Research Summary: RAD51 and Breast Cancer Susceptibility: No Evidence for Rare Variant Association in the Breast Cancer Family Registry Study

ABSTRACT

Background

Although inherited breast cancer has been associated with germline mutations in genes that are functionally involved in the DNA homologous recombination repair (HRR) pathway, including BRCA1, BRCA2, TP53, ATM, BRIP1, CHEK2 and PALB2, about 70% of breast cancer heritability remains unexplained. Because of their critical functions in maintaining genome integrity and already well-established associations with breast cancer susceptibility, it is likely that additional genes involved in the HRR pathway harbor sequence variants associated with increased risk of breast cancer. RAD51 plays a central biological function in DNA repair and despite the fact that rare, likely dysfunctional variants in three of its five paralogs, RAD51C, RAD51D, and XRCC2, have been associated with breast and/or ovarian cancer risk, no population-based case-control mutation screening data are available for the RAD51 gene. We thus postulated that RAD51 could harbor rare germline mutations that confer increased risk of breast cancer.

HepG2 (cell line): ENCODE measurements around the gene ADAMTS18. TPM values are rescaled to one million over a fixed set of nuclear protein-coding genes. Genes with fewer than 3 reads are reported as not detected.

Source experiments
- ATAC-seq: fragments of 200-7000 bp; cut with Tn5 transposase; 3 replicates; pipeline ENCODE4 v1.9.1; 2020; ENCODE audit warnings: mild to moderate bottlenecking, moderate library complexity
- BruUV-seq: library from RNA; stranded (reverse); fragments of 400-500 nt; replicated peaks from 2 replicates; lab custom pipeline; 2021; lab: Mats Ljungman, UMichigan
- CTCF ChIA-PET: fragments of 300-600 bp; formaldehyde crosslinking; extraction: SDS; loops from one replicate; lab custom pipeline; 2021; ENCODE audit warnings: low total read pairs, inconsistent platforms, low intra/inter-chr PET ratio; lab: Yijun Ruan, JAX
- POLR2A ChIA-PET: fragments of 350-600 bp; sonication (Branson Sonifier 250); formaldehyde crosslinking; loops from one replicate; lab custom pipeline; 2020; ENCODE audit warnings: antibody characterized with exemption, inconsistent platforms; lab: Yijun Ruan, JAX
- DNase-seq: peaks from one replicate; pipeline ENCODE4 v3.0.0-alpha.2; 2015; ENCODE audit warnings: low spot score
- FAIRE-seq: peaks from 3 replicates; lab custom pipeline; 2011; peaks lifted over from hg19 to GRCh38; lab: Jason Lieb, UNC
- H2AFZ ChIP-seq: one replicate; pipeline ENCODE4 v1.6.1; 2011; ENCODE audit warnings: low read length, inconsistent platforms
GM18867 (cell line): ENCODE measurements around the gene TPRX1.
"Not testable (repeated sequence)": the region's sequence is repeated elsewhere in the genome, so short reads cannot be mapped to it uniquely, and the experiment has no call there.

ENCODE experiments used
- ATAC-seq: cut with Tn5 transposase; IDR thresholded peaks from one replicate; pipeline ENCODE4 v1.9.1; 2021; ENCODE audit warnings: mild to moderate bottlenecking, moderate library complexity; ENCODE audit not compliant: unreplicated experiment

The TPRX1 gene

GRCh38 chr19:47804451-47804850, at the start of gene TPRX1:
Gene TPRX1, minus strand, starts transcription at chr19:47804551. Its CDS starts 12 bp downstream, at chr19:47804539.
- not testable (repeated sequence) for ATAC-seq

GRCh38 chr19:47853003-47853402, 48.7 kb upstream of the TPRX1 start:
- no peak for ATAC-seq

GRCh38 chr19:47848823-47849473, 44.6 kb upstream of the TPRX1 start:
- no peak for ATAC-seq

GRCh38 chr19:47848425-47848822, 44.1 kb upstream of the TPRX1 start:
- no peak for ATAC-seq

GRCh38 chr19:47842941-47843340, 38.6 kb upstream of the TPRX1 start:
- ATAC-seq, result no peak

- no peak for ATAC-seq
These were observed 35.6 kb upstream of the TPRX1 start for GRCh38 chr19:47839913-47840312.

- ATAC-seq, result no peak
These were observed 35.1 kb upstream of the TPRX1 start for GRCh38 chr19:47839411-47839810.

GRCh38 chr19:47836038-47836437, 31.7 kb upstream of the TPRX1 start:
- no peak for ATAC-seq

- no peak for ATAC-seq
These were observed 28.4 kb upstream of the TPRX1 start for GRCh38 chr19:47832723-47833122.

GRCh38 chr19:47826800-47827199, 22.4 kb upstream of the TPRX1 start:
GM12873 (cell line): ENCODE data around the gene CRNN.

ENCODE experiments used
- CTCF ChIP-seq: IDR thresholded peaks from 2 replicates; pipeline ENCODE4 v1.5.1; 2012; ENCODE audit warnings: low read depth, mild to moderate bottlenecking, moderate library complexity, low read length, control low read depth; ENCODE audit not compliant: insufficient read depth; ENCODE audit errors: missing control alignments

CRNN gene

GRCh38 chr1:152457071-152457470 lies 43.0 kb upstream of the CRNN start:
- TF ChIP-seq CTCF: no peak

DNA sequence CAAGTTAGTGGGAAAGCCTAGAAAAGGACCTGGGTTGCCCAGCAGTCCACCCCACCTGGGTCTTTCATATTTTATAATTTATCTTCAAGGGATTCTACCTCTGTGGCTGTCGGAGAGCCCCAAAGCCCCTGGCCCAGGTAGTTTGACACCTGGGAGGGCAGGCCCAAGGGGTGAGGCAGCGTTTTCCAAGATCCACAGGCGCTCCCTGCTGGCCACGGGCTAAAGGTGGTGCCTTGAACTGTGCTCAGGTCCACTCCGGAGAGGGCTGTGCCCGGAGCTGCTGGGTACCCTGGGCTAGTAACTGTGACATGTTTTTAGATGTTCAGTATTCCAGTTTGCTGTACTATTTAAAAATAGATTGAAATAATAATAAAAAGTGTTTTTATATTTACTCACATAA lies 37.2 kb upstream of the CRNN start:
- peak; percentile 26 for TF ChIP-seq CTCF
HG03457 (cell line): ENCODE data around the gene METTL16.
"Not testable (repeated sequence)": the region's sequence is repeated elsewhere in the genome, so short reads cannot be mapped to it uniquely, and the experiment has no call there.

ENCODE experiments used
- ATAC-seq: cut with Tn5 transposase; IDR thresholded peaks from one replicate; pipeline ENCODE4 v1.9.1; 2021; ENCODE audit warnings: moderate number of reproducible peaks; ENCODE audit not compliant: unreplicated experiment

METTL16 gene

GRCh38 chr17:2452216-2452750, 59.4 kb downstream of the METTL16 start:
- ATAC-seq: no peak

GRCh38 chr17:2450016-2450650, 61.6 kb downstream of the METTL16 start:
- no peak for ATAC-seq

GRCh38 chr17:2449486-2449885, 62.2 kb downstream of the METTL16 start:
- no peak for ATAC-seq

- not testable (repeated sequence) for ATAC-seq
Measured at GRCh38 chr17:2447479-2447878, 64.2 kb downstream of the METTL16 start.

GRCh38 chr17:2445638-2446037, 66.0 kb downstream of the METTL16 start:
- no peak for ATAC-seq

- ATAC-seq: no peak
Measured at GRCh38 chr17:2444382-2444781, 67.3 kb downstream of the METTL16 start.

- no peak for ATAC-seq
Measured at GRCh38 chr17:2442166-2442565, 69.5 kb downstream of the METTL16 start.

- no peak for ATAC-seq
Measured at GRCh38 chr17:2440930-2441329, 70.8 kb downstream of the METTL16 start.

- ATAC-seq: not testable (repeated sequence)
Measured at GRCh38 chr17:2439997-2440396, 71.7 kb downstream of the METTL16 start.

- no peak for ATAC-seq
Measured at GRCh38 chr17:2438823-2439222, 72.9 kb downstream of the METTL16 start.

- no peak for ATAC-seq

Methodology/Principal Findings

We screened the coding exons and proximal splice junction regions of the gene for germline sequence variation in 1,330 early-onset breast cancer cases and 1,123 controls from the Breast Cancer Family Registry, using the same population-based sampling and analytical strategy that we developed for assessment of rare sequence variants in ATM and CHEK2. In total, 12 distinct very rare or private variants were characterized in RAD51, with 10 cases (0.75%) and 9 controls (0.80%) carrying such a variant. Variants were either likely neutral missense substitutions (3), silent substitutions (4) or non-coding substitutions (5) that were predicted to have little effect on efficiency of the splicing machinery.


Conclusion

Altogether, our data suggest that RAD51 tolerates so little dysfunctional sequence variation that rare variants in the gene contribute little, if anything, to breast cancer susceptibility.

____________________________

Publisher: Public Library of Science

Date Published: 27-December-2012

Author(s): Le Calvez-Kelm F., Oliver J., Damiola F., Forey N., Robinot N., Durand G., Voegele C., Vallée M., Byrnes G., Registry B., Hopper J., Southey M., Andrulis I., John E., Tavtigian S., Lesueur F.

Link: https://doi.org/10.1371/journal.pone.0052374

Leave a Reply

Your email address will not be published. Required fields are marked *